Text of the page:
Total operating characteristic

The total operating characteristic (TOC) is a statistical method to compare a Boolean variable versus a rank variable. TOC can measure the ability of an index variable to diagnose either presence or absence of a characteristic. The diagnosis of presence or absence depends on whether the value of the index is above a threshold. TOC considers multiple possible thresholds. Each threshold generates a two-by-two contingency table, which contains four entries: hits, misses, false alarms, and correct rejections.[1]

The receiver operating characteristic (ROC) also characterizes diagnostic ability, although ROC reveals less information than the TOC. For each threshold, ROC reveals two ratios, hits/(hits + misses) and false alarms/(false alarms + correct rejections), while TOC shows the total information in the contingency table for each threshold.[2] The TOC method reveals all of the information that the ROC method provides, plus additional important information that ROC does not reveal, i.e. the size of every entry in the contingency table for each threshold. TOC also provides the popular area under the curve (AUC) of the ROC.

TOC is applicable to measure diagnostic ability in many fields including but not limited to: land change science, medical imaging, weather forecasting, remote sensing, and materials testing.

Basic concept

The procedure to construct the TOC curve compares the Boolean variable to the index variable by diagnosing each observation as either presence or absence, depending on how the index relates to various thresholds. If an observation's index is greater than or equal to a threshold, then the observation is diagnosed as presence, otherwise the observation is diagnosed as absence. The contingency table that results from the comparison between the Boolean variable and the diagnosis for a single threshold has four central entries. The four central entries are hits (H), misses (M), false alarms (F), and correct rejections (C). The total number of observations is P + Q. The terms “true positives”, “false negatives”, “false positives” and “true negatives” are equivalent to hits, misses, false alarms and correct rejections, respectively. The entries can be formulated in a two-by-two contingency table or confusion matrix, as follows:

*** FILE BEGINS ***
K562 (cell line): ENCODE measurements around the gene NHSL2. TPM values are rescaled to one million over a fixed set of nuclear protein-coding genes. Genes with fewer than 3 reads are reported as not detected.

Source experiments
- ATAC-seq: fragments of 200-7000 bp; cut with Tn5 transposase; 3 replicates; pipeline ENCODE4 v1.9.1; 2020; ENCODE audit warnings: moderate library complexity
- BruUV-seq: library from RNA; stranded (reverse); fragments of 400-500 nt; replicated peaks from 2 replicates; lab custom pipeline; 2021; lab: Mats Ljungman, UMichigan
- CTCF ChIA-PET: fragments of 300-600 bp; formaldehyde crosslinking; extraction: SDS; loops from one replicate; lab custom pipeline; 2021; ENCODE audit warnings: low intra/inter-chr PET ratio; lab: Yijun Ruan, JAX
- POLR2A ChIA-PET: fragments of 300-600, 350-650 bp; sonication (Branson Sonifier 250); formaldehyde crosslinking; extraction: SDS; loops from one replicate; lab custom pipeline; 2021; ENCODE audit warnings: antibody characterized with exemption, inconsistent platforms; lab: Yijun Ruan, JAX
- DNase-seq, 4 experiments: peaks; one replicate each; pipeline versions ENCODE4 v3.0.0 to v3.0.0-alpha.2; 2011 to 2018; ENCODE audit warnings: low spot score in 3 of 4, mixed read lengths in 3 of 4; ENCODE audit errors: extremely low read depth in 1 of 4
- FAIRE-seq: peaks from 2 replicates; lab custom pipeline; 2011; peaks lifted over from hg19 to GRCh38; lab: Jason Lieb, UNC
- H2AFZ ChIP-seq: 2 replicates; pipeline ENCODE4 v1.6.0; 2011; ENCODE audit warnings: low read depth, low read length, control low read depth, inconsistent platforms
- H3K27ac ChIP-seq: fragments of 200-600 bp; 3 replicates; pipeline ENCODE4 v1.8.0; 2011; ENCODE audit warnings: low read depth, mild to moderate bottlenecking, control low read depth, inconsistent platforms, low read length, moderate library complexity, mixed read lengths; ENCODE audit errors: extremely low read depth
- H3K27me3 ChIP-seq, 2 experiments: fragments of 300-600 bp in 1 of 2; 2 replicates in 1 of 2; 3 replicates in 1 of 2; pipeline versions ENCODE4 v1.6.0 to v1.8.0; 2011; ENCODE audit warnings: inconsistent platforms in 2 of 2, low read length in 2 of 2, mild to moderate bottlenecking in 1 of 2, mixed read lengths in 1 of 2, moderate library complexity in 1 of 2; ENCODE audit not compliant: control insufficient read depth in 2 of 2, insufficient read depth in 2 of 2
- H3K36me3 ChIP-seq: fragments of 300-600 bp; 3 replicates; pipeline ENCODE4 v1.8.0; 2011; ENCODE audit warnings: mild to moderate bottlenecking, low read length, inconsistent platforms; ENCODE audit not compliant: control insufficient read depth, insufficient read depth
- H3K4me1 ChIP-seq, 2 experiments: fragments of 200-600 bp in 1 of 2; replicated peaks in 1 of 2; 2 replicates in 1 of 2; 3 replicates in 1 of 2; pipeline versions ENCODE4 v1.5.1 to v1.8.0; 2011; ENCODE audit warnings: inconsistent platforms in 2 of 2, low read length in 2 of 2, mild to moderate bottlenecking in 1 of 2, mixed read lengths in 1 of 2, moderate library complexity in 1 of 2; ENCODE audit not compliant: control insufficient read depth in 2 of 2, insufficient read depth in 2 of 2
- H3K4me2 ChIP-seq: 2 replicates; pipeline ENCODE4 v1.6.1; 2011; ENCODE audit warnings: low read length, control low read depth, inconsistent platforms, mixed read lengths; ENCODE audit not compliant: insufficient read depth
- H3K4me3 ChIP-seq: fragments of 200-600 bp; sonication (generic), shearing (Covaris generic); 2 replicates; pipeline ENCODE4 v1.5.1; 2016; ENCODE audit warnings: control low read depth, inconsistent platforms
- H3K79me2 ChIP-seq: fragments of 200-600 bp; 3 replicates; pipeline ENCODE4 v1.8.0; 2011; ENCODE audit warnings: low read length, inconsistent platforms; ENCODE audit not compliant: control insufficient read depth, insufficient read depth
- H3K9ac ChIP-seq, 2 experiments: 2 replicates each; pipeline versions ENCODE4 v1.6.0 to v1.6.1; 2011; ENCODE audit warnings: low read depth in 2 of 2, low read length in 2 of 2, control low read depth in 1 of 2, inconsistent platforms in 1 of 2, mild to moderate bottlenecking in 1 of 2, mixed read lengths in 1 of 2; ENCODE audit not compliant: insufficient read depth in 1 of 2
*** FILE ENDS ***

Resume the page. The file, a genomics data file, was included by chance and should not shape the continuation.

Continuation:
Diagnosis

Boolean
Presence Absence Boolean total
Presence Hits (H) Misses (M) H + M = P
Absence False alarms (F) Correct rejections (C) F + C = Q
Diagnosis total H + F M + C P + Q

Four bits of information determine all the entries in the contingency table, including its marginal totals. For example, if we know H, M, F, and C, then we can compute all the marginal totals for any threshold. Alternatively, if we know H/P, F/Q, P, and Q, then we can compute all the entries in the table.[1] Two bits of information are not sufficient to complete the contingency table. For example, if we know only H/P and F/Q, which is what ROC shows, then it is impossible to know all the entries in the table.[1]

History

Robert Gilmore Pontius Jr, professor of Geography at Clark University, and Kangping Si in 2014 first developed the TOC for application in land change science.

TOC space

TOC labeled

The TOC curve with four boxes indicates how a point on the TOC curve reveals the hits, misses, false alarms, and correct rejections. The TOC curve is an effective way to show the total information in the contingency table for all thresholds. The data used to create this TOC curve is available for download here. This dataset has 30 observations, each of which consists of values for a Boolean variable and an index variable. The observations are ranked from the greatest to the least value of the index. There are 31 thresholds, consisting of the 30 values of the index and one additional threshold that is greater than all the index values, which creates the point at the origin (0,0). Each point is labeled to indicate the value of each threshold. The horizontal axes ranges from 0 to 30 which is the number of observations in the dataset (P + Q). The vertical axis ranges from 0 to 10, which is the Boolean variable's number of presence observations P (i.e. hits + misses). TOC curves also show the threshold at which the diagnosed amount of presence matches the Boolean amount of presence, which is the threshold point that lies directly under the point where the maximum line meets the hits + misses line, as the TOC curve on the left illustrates. For a more detailed explanation of the construction of the TOC curve, please see Pontius Jr, Robert Gilmore; Si, Kangping (2014). "The total operating characteristic to measure diagnostic ability for multiple thresholds." International Journal of Geographical Information Science 28 (3): 570–583.”[1]